Metal-Organic Frameworks Based Nano/Micro/Millimeter-Sized Self-Propelled Autonomous Machines
- Bahareh Khezri, Martin Pumera*
Synthetic nano/micro/millimeter-sized machines that harvest energy from the surrounding environment and then convert it to motion have had a significant impact on many research areas such as biology (sensing, imaging, and therapy) and environmental applications. Autonomous motion is a key element of these devices. A high surface area is preferable as it leads to increased propellant or cargo-loading capability. Integrating highly ordered and porous metal-organic frameworks (MOFs) with self-propelled machines is demonstrated to have a significant impact on the field of nano/micro/millimeter-sized devices for a wide range of applications. MOFs have shown great potential in many research fields due to their tailorable pore size. These fields include energy storage and conversion; catalysis, biomedical application (e.g., drug delivery, imaging, and cancer therapy), and environmental remediation. The marriage of motors and MOFs may provide opportunities for many new applications for synthetic nano/micro/millimeter-sized machines. Herein, MOF-based micro- and nanomachines are reviewed with a focus on the specific properties of MOFs.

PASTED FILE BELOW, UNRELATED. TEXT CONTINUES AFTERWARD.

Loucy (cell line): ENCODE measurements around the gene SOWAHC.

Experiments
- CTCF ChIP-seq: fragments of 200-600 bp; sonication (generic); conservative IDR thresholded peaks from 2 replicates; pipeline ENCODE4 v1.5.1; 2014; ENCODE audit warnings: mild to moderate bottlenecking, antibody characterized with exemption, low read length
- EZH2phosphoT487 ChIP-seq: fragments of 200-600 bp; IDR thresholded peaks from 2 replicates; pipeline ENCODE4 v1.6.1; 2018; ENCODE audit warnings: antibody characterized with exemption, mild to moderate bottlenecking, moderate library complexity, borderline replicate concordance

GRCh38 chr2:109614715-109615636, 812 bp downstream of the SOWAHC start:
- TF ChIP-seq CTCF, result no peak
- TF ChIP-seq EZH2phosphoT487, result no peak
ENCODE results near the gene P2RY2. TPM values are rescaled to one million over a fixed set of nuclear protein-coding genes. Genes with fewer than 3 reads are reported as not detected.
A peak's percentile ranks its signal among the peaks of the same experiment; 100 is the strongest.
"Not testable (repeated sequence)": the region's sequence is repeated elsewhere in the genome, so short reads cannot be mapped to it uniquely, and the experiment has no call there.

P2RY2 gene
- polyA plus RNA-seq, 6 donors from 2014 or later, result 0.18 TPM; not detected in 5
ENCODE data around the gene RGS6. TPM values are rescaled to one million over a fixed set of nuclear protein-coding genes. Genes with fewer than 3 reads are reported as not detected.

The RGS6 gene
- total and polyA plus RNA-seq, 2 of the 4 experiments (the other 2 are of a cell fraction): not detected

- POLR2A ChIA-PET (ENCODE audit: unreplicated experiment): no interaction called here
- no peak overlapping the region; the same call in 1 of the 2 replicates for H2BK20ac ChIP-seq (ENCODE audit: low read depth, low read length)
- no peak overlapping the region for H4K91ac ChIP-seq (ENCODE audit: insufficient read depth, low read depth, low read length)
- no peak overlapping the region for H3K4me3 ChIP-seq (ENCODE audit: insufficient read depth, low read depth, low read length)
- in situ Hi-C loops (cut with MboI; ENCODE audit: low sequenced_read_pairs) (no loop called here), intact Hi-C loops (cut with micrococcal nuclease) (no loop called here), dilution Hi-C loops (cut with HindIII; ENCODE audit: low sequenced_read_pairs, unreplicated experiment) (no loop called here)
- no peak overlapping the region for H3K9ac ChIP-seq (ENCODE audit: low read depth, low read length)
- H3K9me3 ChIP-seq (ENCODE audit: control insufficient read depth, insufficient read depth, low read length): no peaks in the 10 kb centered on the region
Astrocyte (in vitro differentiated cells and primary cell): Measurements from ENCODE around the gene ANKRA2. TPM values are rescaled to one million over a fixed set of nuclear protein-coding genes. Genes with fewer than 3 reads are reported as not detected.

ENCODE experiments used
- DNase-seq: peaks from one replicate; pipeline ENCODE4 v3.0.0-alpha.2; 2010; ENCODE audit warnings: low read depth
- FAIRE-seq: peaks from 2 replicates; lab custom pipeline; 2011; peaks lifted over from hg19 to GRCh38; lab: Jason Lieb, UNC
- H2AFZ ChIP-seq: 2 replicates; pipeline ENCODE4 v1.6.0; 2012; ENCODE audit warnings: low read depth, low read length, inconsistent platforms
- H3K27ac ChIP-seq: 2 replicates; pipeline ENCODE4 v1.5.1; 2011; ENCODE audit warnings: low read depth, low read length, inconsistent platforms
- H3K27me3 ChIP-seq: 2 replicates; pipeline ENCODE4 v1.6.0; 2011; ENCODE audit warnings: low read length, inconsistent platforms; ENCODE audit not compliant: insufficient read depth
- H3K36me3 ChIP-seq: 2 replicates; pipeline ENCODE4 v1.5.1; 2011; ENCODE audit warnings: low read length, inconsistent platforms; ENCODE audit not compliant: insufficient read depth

Radioactive Uranium Preconcentration via Self-Propelled Autonomous Microrobots Based on Metal–Organic Frameworks
Recyclable nanographene-based micromachines for the on-the-fly capture of nitroaromatic explosives